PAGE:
During the  German Occupation of Athens, the House of Troy, Schliemann's House, was commandeered. The detail on the gates of what is now the Numismatic Museum on Panepistimiou Street in Athens, remains as a 'souvenir' or evidence of that occupation.


** Souliotisses



Zaloggo in the mountains of Epirus - O Horos tou Zaloggou
These truly awe-inspiring giant marble statues depict the  women of Souli joining hands and dancing - singing "Adieu Sweet life. Soulitiosses cannot live without their freedom" before jumping  to their death to avoid capture and slavery...



The marble plaque dedicating the giant marble statues to the heroic women of Souli, The Souliotisses.
 
 

Sunday, October 24, 2010

To Xypolito Tagma - The Barefoot Battalion - Gregg Tallas' Delightful Movie about Children in German Occupied Greece





As the whole of Greece gets ready to celebrate OXI Day, the anniversary of the day on the 28th October in 1940, when the Greeks said a firm 'NO' to the invading forces of Italy's leader, Benito Mussolini, Greek children, in Greece and in our communities abroad are preparing for the day's celebrations and learning about the events and the incredible heroism of the Greek nation as a whole during the dreadful years of the Second World War. 

As schools prepare the students for the αnnual OXI Day school Yiortes and Parades, they are learning much about how Greece and her people survived a catastrophic war which left the country destitute and in ruins, both physically and economically. 

In my daughter's school books, one of the things the children are asked to do is have a parent or grandparent recount an event that took place during the War and the German Occupation, and they must write it in their own words. Each child learns to recite a poem, or take part in a play which recounts events during the War specially for the school Yiorti or celebration, and if old enough, proudly takes part in the school parades in cities and towns all over Greece. This Thursday, on the 28th October, our daughter will be part of that parade for the first time and she is very excited! 

As part of their learning more about the events of World War II and its consequences for Greece, my 10 year old daughter's class, (she's 5th year- Pempti - by the way) was taken to see a new release of a marvellous movie about children growing up in war ravaged Thessaloniki. She loved it, as did all the children,  and as she was telling me about the movie, Το Ξυπόλυτο Τάγμα or The Barefoot Battalion, and I read the pamphlet they were given, I remembered my own parents telling us about the same movie when we were growing up in our own community so far away from Greece, each time the 28th October celebrations took place there. 

I realised then that it was something that I would like to share with the readers of Global Greek World ...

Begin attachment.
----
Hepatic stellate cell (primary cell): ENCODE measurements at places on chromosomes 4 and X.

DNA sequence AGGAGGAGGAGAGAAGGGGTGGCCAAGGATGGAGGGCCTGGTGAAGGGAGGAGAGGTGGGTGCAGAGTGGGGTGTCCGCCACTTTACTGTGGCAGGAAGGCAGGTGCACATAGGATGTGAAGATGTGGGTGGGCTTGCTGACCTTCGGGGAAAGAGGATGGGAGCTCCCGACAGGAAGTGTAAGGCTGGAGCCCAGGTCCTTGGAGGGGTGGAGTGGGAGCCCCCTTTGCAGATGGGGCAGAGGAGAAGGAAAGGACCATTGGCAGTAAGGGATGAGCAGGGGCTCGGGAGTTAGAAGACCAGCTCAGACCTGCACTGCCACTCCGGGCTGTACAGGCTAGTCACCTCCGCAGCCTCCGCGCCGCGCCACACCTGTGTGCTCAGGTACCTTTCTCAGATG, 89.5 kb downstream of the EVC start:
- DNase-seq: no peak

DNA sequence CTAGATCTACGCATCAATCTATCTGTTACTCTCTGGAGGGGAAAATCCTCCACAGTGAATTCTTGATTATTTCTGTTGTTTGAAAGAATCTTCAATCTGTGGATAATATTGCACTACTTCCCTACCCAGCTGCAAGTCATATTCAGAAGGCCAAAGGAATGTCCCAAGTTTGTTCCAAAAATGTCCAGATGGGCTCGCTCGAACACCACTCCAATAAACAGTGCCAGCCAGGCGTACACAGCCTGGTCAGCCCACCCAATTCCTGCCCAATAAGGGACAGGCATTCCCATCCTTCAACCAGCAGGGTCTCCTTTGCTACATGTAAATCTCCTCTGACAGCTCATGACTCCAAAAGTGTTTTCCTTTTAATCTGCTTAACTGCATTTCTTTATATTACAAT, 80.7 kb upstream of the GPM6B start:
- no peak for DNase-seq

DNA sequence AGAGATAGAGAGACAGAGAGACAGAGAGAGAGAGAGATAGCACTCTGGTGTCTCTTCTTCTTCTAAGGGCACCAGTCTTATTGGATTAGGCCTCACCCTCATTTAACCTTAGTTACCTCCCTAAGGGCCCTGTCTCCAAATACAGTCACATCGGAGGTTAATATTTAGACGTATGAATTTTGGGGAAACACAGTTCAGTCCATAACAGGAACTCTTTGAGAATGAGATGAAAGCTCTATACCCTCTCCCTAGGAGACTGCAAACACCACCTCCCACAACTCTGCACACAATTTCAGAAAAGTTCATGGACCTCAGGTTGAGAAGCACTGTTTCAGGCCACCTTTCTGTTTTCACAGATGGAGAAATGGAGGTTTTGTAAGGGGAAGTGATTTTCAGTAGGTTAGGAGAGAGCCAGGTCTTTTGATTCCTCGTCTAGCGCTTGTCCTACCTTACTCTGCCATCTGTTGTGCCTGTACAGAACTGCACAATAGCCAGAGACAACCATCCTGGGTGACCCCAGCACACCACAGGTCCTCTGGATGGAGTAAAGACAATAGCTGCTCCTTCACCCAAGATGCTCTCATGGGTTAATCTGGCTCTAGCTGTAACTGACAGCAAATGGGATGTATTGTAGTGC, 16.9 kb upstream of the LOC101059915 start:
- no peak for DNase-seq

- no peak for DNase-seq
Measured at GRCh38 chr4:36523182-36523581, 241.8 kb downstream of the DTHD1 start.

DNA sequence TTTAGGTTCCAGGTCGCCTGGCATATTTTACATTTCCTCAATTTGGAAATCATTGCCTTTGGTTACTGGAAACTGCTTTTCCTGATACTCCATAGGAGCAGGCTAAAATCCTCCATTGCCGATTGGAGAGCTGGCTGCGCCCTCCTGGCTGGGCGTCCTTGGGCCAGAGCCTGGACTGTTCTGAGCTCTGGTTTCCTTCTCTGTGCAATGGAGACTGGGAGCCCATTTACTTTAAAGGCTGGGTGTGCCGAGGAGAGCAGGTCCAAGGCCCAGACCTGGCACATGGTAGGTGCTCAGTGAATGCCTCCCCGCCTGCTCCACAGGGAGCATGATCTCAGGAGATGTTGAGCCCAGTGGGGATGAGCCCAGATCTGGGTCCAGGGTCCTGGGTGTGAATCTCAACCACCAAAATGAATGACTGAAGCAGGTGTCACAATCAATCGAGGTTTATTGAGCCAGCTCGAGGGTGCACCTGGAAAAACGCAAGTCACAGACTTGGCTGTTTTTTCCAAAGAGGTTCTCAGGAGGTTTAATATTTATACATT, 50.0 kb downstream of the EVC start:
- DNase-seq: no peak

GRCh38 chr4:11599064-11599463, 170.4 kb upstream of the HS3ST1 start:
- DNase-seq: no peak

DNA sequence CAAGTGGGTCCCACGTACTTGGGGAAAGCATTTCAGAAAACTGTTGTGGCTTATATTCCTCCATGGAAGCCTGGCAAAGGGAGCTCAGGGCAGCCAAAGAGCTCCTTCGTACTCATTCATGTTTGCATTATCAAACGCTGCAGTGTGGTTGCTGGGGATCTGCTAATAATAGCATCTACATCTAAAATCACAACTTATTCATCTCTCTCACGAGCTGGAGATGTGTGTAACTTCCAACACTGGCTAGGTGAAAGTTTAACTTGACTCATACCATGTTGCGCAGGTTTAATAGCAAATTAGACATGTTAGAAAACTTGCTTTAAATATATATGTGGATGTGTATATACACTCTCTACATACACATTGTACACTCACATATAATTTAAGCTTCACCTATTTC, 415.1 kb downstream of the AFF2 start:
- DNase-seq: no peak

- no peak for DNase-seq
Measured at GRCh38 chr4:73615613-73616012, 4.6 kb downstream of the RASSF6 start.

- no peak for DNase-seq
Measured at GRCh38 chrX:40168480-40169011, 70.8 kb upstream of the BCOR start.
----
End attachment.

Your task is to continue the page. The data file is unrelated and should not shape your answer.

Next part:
Gregg Tallas 1950's 
Photo Source: Tallas Family Archives  

As I researched the material for this post a lot of previously unknown facts came to light  about this wonderful film
  • the director was none other than one of our Global Greeks - Gregg Tallas born Gregory Thalassinos in Constantinople in 1903 ...
  • Many of the cast and crew were of Greek descent including Peter Boudoures, the producer, a Greek-American restaurateur in San Francisco who had been the regional director of Greek War Relief on the West Coast of the USA from 1940-1949
  • The film's production cost was $38,000. 
  • It was shot without sound, using a 1920s era camera and minimal technical equipment.
  • The music for the film was the first film score that Greece's national composer,Mikis Theodorakis ever wrote
  • The Barefoot Battalion opened in New York on 28 May 1954 and Los Angeles on 11 June of the same year to great acclaim
  • In 1955 it was awarded the Golden Laurel at the Edinburgh International Film Festival, thus becoming the first Greek film to win a prize at an international film festival
  • It has been the subject of many university studies around the world, especially historical studies
    In post war Thessaloniki, Greece, in 1953, a young, barefoot, ragged and homeless boy named Stavros wakes up on an abandoned rowboat... It is getting cold on the boat so he goes to shore, and, in order to buy a blanket, attempts to steal a purse from a woman in the crowded market. Demetri, a young man who sees the whole thing and sees him run off, follows the boy, catches him and searches him.

    When Stavros begins to cry, saying he has no family, Demetri explains that he only wants to help and that he too used to steal on the street for a living... As the two talk we flashback to 1943 to wartorn, besieged Thessaloniki in German-occupied Greece and Demetri relates his own story - a war orphan who lives with his young sister Martha in an abandoned wrecked boat, with only food rations for survival. As they become desperate for food they join a group of boys, known as Το Ξυπόλυτο Τάγμα or The Barefoot Battalion